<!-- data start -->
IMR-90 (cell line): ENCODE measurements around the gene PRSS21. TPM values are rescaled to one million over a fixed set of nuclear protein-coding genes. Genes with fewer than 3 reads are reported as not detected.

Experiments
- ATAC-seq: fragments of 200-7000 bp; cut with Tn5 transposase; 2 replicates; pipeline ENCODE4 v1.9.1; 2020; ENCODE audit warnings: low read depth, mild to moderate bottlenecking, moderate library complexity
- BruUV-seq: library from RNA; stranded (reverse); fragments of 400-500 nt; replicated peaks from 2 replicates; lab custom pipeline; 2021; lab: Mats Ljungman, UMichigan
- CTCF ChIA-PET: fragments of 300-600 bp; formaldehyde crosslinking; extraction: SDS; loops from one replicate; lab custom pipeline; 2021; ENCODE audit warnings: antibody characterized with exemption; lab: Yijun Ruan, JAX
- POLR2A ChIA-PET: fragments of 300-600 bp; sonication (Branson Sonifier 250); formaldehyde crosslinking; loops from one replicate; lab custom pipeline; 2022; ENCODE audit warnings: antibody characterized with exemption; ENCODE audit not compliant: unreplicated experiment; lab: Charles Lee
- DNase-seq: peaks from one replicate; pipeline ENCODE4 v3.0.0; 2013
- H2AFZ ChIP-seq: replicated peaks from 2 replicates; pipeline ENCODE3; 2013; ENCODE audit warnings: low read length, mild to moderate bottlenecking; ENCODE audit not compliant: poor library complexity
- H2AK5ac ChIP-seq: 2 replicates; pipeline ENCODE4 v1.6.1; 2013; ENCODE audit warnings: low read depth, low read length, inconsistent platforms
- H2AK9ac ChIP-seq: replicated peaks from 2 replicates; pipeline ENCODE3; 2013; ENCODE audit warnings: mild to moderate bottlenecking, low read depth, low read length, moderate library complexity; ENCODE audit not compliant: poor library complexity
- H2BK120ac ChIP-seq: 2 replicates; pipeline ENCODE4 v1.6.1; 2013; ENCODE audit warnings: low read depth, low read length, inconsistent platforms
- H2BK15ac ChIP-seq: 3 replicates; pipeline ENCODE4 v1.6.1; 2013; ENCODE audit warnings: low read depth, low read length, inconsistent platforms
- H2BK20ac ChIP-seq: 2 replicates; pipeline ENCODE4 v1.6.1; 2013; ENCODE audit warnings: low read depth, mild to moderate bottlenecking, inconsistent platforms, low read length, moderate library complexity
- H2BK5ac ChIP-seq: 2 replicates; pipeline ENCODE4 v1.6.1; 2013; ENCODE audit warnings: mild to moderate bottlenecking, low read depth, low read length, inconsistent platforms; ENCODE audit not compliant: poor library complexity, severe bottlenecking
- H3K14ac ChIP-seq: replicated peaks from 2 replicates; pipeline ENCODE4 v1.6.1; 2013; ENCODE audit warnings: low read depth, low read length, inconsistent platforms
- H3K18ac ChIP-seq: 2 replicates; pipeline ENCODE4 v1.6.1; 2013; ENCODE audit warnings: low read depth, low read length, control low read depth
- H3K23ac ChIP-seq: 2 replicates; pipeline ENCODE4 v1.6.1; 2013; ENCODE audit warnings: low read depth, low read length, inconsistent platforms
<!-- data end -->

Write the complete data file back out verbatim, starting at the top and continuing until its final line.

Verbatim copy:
IMR-90 (cell line): ENCODE measurements around the gene PRSS21. TPM values are rescaled to one million over a fixed set of nuclear protein-coding genes. Genes with fewer than 3 reads are reported as not detected.

Experiments
- ATAC-seq: fragments of 200-7000 bp; cut with Tn5 transposase; 2 replicates; pipeline ENCODE4 v1.9.1; 2020; ENCODE audit warnings: low read depth, mild to moderate bottlenecking, moderate library complexity
- BruUV-seq: library from RNA; stranded (reverse); fragments of 400-500 nt; replicated peaks from 2 replicates; lab custom pipeline; 2021; lab: Mats Ljungman, UMichigan
- CTCF ChIA-PET: fragments of 300-600 bp; formaldehyde crosslinking; extraction: SDS; loops from one replicate; lab custom pipeline; 2021; ENCODE audit warnings: antibody characterized with exemption; lab: Yijun Ruan, JAX
- POLR2A ChIA-PET: fragments of 300-600 bp; sonication (Branson Sonifier 250); formaldehyde crosslinking; loops from one replicate; lab custom pipeline; 2022; ENCODE audit warnings: antibody characterized with exemption; ENCODE audit not compliant: unreplicated experiment; lab: Charles Lee
- DNase-seq: peaks from one replicate; pipeline ENCODE4 v3.0.0; 2013
- H2AFZ ChIP-seq: replicated peaks from 2 replicates; pipeline ENCODE3; 2013; ENCODE audit warnings: low read length, mild to moderate bottlenecking; ENCODE audit not compliant: poor library complexity
- H2AK5ac ChIP-seq: 2 replicates; pipeline ENCODE4 v1.6.1; 2013; ENCODE audit warnings: low read depth, low read length, inconsistent platforms
- H2AK9ac ChIP-seq: replicated peaks from 2 replicates; pipeline ENCODE3; 2013; ENCODE audit warnings: mild to moderate bottlenecking, low read depth, low read length, moderate library complexity; ENCODE audit not compliant: poor library complexity
- H2BK120ac ChIP-seq: 2 replicates; pipeline ENCODE4 v1.6.1; 2013; ENCODE audit warnings: low read depth, low read length, inconsistent platforms
- H2BK15ac ChIP-seq: 3 replicates; pipeline ENCODE4 v1.6.1; 2013; ENCODE audit warnings: low read depth, low read length, inconsistent platforms
- H2BK20ac ChIP-seq: 2 replicates; pipeline ENCODE4 v1.6.1; 2013; ENCODE audit warnings: low read depth, mild to moderate bottlenecking, inconsistent platforms, low read length, moderate library complexity
- H2BK5ac ChIP-seq: 2 replicates; pipeline ENCODE4 v1.6.1; 2013; ENCODE audit warnings: mild to moderate bottlenecking, low read depth, low read length, inconsistent platforms; ENCODE audit not compliant: poor library complexity, severe bottlenecking
- H3K14ac ChIP-seq: replicated peaks from 2 replicates; pipeline ENCODE4 v1.6.1; 2013; ENCODE audit warnings: low read depth, low read length, inconsistent platforms
- H3K18ac ChIP-seq: 2 replicates; pipeline ENCODE4 v1.6.1; 2013; ENCODE audit warnings: low read depth, low read length, control low read depth
- H3K23ac ChIP-seq: 2 replicates; pipeline ENCODE4 v1.6.1; 2013; ENCODE audit warnings: low read depth, low read length, inconsistent platforms